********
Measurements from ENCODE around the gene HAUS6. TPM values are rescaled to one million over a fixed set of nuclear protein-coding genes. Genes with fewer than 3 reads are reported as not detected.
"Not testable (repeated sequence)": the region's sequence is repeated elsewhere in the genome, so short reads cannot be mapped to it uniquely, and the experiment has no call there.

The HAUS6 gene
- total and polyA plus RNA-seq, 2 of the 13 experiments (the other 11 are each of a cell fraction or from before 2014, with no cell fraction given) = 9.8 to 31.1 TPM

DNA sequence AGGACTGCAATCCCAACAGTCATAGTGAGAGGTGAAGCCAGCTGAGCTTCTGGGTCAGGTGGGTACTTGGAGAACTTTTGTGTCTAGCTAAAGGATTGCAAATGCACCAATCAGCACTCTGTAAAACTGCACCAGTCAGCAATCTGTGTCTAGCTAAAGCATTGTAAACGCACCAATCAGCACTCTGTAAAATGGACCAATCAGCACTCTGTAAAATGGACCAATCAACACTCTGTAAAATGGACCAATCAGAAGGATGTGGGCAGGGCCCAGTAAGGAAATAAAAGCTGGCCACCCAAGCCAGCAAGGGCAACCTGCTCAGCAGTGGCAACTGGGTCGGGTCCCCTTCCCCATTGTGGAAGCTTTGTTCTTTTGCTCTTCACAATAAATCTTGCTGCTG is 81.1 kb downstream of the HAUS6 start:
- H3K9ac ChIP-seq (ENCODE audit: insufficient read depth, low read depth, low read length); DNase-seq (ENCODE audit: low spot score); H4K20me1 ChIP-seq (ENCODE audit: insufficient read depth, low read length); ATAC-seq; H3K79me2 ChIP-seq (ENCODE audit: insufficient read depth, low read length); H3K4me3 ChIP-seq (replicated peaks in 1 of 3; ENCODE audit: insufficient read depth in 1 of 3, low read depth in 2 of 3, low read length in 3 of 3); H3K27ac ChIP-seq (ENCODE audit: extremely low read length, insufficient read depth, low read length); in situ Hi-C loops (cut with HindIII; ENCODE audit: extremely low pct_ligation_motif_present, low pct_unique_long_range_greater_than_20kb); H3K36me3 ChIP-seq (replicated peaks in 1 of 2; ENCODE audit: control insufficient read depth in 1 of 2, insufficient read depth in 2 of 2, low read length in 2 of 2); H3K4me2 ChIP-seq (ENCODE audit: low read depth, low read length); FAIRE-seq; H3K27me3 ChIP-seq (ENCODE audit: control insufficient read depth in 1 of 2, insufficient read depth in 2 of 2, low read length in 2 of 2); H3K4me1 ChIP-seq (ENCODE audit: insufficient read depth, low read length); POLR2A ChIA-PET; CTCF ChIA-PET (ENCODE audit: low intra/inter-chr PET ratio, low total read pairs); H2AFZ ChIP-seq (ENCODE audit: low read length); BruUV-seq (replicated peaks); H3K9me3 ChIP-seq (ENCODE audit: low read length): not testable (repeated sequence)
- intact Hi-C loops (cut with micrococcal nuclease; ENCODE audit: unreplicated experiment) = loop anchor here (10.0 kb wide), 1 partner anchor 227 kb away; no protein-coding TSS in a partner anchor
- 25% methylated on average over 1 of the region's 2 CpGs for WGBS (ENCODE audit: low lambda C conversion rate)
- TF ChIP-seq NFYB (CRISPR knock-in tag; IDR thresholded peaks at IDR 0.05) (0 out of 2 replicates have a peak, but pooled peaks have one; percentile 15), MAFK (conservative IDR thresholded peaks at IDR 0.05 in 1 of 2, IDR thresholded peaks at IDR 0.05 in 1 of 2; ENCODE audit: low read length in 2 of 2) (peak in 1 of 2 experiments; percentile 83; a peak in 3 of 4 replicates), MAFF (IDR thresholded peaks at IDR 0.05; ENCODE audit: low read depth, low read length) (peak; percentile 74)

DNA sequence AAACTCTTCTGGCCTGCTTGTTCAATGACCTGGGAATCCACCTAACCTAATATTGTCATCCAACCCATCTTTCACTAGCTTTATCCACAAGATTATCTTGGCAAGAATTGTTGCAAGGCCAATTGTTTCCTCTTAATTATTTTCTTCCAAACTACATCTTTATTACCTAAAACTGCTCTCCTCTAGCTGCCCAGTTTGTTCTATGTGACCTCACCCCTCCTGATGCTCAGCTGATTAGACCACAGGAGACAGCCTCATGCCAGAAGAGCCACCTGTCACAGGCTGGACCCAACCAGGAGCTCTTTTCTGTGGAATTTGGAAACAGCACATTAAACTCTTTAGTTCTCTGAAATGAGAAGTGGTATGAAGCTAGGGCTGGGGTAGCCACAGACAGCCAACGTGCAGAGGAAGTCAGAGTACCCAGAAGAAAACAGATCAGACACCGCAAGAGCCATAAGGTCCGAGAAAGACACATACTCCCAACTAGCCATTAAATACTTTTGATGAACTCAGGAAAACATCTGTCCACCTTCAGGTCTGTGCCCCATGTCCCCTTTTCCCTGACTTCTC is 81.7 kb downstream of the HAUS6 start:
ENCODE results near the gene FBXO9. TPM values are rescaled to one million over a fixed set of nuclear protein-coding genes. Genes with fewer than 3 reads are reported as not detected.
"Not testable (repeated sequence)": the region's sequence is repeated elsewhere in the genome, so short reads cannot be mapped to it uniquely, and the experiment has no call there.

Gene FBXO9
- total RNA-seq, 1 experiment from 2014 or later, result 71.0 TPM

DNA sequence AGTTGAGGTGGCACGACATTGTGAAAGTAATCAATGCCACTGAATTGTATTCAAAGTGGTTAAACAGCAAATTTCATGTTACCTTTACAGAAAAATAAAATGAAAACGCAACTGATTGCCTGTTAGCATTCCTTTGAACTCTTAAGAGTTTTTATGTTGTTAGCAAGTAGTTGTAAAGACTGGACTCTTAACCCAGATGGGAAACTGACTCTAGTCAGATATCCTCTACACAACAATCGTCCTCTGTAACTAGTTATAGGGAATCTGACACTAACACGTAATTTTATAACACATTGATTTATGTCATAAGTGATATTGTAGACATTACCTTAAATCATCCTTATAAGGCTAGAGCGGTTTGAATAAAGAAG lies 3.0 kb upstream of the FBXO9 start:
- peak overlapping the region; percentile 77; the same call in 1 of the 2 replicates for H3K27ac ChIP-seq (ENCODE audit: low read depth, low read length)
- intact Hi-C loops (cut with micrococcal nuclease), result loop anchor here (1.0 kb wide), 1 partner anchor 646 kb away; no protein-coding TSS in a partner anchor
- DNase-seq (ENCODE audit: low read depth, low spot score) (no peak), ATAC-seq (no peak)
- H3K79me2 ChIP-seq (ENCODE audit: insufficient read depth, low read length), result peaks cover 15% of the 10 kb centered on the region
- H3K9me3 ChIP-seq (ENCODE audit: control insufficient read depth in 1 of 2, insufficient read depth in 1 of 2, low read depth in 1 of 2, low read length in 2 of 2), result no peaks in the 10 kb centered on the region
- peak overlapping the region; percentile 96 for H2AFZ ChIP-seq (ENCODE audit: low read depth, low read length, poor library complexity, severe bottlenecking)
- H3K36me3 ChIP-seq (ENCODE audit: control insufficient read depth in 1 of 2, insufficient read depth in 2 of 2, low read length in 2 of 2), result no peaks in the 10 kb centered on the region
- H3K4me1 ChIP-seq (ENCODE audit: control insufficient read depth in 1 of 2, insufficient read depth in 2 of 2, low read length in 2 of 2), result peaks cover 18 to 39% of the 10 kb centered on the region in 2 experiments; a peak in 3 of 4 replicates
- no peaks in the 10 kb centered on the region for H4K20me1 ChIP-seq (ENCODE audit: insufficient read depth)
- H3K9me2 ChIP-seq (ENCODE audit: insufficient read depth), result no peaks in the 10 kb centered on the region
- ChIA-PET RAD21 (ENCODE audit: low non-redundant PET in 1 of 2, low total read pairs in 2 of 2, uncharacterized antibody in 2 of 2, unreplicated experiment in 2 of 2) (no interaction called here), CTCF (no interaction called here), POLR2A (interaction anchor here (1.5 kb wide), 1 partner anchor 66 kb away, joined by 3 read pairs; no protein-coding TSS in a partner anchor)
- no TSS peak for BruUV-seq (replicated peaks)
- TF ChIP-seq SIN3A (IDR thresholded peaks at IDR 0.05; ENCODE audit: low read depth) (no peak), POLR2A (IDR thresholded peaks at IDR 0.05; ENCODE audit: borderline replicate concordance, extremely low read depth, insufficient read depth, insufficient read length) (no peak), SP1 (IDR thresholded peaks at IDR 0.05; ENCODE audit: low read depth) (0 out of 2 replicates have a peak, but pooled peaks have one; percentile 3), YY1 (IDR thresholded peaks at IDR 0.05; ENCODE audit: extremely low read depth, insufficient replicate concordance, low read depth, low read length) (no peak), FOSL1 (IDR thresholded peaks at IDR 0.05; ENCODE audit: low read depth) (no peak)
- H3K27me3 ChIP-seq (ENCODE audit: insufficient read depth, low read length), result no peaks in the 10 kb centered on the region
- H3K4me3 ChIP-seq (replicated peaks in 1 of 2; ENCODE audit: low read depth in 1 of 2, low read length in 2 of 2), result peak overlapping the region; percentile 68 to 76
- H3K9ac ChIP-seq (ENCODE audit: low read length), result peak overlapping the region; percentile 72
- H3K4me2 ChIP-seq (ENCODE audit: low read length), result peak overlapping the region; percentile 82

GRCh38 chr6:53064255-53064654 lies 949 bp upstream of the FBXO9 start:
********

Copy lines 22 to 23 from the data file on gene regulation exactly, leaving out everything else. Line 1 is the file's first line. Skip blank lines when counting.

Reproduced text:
- H3K36me3 ChIP-seq (ENCODE audit: control insufficient read depth in 1 of 2, insufficient read depth in 2 of 2, low read length in 2 of 2), result no peaks in the 10 kb centered on the region
- H3K4me1 ChIP-seq (ENCODE audit: control insufficient read depth in 1 of 2, insufficient read depth in 2 of 2, low read length in 2 of 2), result peaks cover 18 to 39% of the 10 kb centered on the region in 2 experiments; a peak in 3 of 4 replicates